The report points out that countries that are now underrepresented in the indexes, and whose companies have high free float, face the potential complication of investment flows into smaller companies as MSCI attempts to increase coverage to 85%. Because smaller companies have lower liquidity, "the market impact can be material," according to the report. (MSCI has said it will increase the market coverage of its indexes from 60% of the full market capitalization of every sector within each individual market to 85% coverage, based on a free-float basis.)
Mr. Lotufo said "midcap companies of $2 billion to $5 billion in size will come into the indexes, and at the stock (market) level this will have effects." He added the Merrill report is only calculating the effects that come from passive investors' buying these stocks, and that "if active investors get involved, it will have an even greater impact" on the stock prices of these companies.
The report estimates 437 stocks will have to be added to the MSCI World index as a result of the policy changes, representing an increase of more than 30% in the number of names now in the index.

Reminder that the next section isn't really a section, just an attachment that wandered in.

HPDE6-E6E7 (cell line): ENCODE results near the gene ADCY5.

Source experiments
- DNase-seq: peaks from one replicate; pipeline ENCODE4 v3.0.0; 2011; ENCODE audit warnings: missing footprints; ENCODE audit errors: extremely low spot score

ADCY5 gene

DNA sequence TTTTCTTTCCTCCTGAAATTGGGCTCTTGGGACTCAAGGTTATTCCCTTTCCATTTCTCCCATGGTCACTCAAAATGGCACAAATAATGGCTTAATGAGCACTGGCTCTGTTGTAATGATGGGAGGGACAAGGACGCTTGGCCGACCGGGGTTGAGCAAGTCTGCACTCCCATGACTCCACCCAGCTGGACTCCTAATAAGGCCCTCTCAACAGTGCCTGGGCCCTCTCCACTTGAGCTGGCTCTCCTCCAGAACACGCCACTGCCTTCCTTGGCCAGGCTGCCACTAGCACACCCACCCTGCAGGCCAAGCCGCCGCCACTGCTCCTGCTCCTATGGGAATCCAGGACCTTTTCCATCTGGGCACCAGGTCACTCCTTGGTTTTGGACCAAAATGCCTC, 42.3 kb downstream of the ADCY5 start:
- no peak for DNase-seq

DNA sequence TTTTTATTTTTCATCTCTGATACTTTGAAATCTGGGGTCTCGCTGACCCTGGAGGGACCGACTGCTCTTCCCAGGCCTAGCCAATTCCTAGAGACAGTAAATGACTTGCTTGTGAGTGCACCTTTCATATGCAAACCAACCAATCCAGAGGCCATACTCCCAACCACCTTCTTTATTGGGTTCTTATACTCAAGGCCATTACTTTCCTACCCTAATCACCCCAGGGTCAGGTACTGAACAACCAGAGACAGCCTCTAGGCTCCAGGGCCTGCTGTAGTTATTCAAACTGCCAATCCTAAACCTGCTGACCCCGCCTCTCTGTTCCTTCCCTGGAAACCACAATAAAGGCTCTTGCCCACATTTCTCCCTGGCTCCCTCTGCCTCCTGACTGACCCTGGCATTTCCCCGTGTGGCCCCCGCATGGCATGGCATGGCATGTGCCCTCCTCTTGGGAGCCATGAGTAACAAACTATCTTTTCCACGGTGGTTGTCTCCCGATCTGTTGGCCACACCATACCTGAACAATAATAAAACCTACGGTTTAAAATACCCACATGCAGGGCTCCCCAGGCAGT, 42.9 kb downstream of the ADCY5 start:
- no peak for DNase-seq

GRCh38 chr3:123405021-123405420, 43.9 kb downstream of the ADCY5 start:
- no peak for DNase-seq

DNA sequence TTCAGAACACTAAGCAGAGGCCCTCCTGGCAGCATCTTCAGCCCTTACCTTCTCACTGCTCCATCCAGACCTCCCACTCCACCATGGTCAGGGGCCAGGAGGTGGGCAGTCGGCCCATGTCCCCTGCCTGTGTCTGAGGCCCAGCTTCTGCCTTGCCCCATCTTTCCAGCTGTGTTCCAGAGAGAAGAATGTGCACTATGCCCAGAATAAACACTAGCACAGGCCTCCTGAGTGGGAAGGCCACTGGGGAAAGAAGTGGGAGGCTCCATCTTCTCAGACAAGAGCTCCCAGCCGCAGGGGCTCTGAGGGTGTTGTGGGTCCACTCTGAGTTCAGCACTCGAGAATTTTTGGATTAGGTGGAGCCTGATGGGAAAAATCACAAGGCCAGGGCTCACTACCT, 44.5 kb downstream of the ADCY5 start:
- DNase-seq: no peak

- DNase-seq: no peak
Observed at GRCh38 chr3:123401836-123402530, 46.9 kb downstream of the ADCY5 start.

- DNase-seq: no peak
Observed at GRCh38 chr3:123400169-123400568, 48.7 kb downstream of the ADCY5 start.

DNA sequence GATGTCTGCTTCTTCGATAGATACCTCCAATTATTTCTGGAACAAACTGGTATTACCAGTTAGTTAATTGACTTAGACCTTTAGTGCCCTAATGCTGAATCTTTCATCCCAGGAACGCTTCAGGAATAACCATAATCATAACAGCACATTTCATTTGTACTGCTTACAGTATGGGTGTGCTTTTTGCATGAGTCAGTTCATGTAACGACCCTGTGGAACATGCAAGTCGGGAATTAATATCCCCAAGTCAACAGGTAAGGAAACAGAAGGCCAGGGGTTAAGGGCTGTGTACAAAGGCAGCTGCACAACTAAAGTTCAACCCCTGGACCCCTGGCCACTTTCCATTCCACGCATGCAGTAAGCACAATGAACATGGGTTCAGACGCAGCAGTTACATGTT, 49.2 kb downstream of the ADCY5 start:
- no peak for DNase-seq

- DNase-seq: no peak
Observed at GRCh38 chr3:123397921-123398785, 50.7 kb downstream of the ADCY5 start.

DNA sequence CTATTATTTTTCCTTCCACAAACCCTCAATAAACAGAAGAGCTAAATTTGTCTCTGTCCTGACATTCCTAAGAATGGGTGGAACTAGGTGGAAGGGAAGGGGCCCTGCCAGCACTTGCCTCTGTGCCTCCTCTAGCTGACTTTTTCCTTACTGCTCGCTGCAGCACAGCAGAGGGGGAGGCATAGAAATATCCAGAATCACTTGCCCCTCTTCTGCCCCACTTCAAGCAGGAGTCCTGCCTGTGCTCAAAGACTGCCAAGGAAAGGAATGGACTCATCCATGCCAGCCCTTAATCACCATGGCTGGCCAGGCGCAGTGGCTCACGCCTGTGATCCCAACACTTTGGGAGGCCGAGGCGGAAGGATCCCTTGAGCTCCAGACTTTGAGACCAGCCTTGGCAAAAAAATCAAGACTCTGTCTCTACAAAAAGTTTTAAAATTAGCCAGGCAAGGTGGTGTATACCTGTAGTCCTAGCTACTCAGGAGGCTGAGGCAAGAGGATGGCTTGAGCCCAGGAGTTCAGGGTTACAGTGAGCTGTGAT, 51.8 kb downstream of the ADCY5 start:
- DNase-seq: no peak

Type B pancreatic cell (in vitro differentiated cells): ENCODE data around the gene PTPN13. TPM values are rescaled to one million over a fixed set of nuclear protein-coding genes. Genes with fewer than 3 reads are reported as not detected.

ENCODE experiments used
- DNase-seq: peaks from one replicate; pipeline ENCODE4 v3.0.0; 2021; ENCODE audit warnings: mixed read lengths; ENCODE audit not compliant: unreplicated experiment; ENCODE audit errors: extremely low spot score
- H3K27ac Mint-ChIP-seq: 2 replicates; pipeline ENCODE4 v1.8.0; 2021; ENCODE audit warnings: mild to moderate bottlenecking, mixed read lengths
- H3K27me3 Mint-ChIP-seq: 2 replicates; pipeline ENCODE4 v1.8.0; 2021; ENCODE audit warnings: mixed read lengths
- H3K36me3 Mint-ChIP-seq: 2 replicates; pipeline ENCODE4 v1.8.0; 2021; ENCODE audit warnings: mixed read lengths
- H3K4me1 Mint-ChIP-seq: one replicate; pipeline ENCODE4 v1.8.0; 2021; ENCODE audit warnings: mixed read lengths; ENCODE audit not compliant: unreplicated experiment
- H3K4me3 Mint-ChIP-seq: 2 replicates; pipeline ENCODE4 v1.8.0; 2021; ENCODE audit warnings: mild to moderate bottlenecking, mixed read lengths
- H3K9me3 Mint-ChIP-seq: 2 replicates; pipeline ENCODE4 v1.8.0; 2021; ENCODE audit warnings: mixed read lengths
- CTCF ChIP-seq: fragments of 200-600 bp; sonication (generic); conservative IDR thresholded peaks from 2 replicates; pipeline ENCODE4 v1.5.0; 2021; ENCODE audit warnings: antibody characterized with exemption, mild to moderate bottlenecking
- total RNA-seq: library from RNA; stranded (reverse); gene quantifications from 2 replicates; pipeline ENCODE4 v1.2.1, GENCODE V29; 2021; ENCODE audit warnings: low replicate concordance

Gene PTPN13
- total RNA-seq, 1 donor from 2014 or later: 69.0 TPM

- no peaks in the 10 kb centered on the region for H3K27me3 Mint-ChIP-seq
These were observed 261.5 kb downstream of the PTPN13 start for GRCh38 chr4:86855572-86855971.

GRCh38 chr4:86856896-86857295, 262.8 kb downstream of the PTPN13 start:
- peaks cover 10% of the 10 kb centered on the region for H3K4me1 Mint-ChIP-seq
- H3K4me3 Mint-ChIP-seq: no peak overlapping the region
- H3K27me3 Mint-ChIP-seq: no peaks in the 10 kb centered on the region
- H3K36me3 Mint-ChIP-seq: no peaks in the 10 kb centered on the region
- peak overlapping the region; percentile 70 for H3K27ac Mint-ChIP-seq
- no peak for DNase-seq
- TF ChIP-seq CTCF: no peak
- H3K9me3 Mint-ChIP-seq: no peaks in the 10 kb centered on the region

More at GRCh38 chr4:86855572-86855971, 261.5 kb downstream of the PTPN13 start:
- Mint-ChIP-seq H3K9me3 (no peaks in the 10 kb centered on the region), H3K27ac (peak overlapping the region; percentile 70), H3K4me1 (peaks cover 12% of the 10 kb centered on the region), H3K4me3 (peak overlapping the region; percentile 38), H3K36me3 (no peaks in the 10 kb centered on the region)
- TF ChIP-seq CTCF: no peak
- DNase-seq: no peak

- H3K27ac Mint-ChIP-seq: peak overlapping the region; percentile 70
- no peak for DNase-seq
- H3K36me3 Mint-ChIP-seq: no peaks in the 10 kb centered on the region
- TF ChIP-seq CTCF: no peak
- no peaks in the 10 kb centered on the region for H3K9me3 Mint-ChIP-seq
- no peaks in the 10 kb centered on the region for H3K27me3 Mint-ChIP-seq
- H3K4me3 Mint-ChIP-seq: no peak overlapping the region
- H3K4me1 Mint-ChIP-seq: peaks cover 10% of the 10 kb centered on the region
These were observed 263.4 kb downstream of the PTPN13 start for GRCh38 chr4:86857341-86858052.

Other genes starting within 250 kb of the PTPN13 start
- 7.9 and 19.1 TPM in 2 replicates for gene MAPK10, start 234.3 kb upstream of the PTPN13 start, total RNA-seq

200 U.S. additions
On a country basis, Merrill's report said the United States will require more than 200 additions because of the U.S. companies' relatively high free float and low current representation, relative to the new 85% target. The United Kingdom is second, with 49 additions, and Japan is third, with 47 projected additions.
Although Japan is represented now at 71% in the EAFE and World indexes, it is projected to have the largest weight decline, at 2.71 percentage points of any country in the indexes. That's because some stocks (such as NTT Corp.) will experience significant weight declines as a result of the free float adjustment. In fact, the report estimates that to adjust its free float in the index, index funds will have to sell 266,000 shares of NTT, which translates into about 17 days of "normal" daily volume.